5 Ways You Can Help Your Family Member with a Panic Disorder

Panic disorder is a highly-stressful and disabling condition. Those who have it will usually need help from mental health professionals to overcome their most troubling symptoms. But the compassionate, empathic intervention of loved ones is also vital to healing. When family members are involved in recovery, it can make a decisive difference in the final outcome. Treatment for panic disorder works, and it works even better when it has the full and active support of spouses, siblings, parents, and others in the extended family.

Nearly every family will be touched by panic disorder. The condition is too common to be avoided completely.

If you have someone in your family who struggles with panic attacks, you can and should support them in their efforts to heal and recover. Once you know how to help someone with a panic disorder, you can make a positive and lasting impact in their lives.

What Is Panic Disorder?

In any given year, 2.7 percent of American adults will experience the symptoms of a panic disorder. The lifetime incidence for the condition is 4.7 percent. This means that one out of every 21 people will experience frightening and disabling panic attacks at some time in their lives.

Panic disorder is one of six types of anxiety disorder. The others are obsessive-compulsive disorder (OCD), post-traumatic stress disorder (PTSD), generalized anxiety disorder (GAD), social anxiety disorder, and specific phobias. It is important to be aware of these other disorders, since those who experience panic attacks often have other anxiety disorders as well.

How to Recognize a Panic Disorder


Panic disorders are characterized by the physically overwhelming nature of the symptoms they produce. They cause anxiety at a level that can reach the crisis stage quickly. While those who have panic attacks don’t normally collapse or pass out, the fear that they might is enough to leave them overwhelmed and desperate to escape.

The most common signs of panic disorder include:

  • Rapid heartbeat
  • High blood pressure
  • Stomach cramps and nausea
  • Feelings of dizziness or vertigo
  • Heavy sweating
  • Sudden sensitivity to light or sound
  • Chest pains or tightness
  • Tingling or numbness in the extremities
  • Respiratory difficulties
  • Obsessive thoughts about fainting or falling
  • Extreme preoccupation with the physical symptoms of anxiety, which inevitably makes them worse
  • Feeling an urgent need to flee the situation

The onset of a panic attack will occur suddenly, without much or any warning. Panic attacks may recur in the same or similar environments. Or, they may be provoked by different environments. But regardless of their triggers, they are always frightening and overwhelming.

Men and women who experience repeated attacks will avoid situations they think might induce terrifying symptoms. Naturally, this can cause significant life disruption, including job loss if the work environment is perceived as threatening. At its most extreme, panic disorder can lead to agoraphobia, leaving sufferers homebound and miserable.

Initially, those who have panic attacks often assume something is wrong with them physically. They will frequently report persistent aches and pains that seem to accompany their symptoms of anxiety.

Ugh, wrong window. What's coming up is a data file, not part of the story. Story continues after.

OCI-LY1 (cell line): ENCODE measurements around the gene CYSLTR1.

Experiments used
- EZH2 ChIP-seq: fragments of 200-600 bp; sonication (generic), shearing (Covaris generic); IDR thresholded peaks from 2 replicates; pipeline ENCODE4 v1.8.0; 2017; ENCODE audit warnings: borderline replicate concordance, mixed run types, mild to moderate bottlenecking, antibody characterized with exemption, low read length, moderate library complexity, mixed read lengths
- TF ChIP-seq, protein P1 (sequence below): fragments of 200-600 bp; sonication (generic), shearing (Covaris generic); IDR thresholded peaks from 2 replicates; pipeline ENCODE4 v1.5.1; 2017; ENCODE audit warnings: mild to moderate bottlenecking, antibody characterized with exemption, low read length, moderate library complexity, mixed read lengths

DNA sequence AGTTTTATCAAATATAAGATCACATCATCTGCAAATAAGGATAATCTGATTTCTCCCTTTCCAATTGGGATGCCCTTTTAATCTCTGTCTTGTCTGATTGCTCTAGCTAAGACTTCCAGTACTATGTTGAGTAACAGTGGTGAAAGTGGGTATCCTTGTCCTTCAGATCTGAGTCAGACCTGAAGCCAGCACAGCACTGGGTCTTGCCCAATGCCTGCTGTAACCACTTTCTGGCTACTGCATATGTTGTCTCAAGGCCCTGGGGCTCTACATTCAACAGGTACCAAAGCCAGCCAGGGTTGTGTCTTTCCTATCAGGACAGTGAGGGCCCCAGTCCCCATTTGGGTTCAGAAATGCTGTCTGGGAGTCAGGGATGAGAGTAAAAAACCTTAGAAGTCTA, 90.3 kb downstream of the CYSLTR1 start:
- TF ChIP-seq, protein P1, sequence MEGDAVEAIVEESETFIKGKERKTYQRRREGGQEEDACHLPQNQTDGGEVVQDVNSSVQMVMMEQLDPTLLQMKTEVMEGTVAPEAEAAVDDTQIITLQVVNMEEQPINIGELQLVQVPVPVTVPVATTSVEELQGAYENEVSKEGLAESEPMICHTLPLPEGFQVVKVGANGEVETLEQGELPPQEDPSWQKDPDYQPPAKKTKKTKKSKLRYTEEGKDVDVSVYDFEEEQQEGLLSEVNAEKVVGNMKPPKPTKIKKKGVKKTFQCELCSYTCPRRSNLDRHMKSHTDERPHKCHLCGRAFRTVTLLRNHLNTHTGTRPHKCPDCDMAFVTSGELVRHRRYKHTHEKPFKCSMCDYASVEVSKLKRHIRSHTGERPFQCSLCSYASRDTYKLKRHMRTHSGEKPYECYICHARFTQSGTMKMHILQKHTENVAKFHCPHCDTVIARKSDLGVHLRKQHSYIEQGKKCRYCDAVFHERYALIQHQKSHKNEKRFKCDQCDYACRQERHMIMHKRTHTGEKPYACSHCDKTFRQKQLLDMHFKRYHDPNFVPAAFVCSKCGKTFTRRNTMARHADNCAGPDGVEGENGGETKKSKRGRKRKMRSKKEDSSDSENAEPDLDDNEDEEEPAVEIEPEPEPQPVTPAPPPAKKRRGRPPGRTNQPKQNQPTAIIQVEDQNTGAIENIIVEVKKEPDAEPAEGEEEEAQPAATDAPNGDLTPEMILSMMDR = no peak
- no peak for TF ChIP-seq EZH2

But physical signs of discomfort are actually a common manifestation of anxiety disorders. Mental health experts will recognize them as signs of excessive anxiety and not the cause of it.

People experiencing panic symptoms should be evaluated first by a physician, to rule out any potential physical problems or diseases. Assuming nothing is found, the next step is to be evaluated by a psychologist or psychiatrist. If panic disorder is eventually diagnosed, treatment should begin immediately.

Mental health professionals can offer evidence-based counseling and prescribe medications that are effective at reducing the incidence of panic attacks. This type of assistance is essential to a person diagnosed with any type of anxiety-related condition.

But friends and family members also have a role to play in the long-term healing process. As long as you are careful and attentive, you can help your loved one overcome the debilitating effects of their panic disorder.

How to Help Someone with a Panic Disorder


Panic disorder is scary. But going through it alone is even scarier.

People with anxiety disorders need good support networks. If you are truly committed to helping your loved one survive their struggles with panic disorder, here’s how you can help:

#1 Accompany them in situations where their discomfort level is high

Men and women with panic disorder feel incredibly vulnerable to a condition they don’t believe they can control. But if they have someone to lean on, figuratively and literally, it can help them avoid panic attacks altogether.

You can act as a kind of security blanket. Your reassuring words and actions will help them conquer their fear of something terrible happening.

But if your presence isn’t enough, and they do experience a panic attack while you’re with them, you can help minimize their discomfort. Just talking about what they’re experiencing can help them manage their symptoms more effectively, as long as they have a sympathetic ear to rely on. They may also feel more comfortable leaving stressful situations if they have someone else to go with them.

#2 Stay calm and patient

The physical and mental symptoms of panic attacks tend to reinforce each other in a negative feedback loop. Fear of the consequences only increases the intensity of the specific manifestations of panic. As those symptoms worsen the fear will then become greater, leaving the person in an increasingly desperate situation.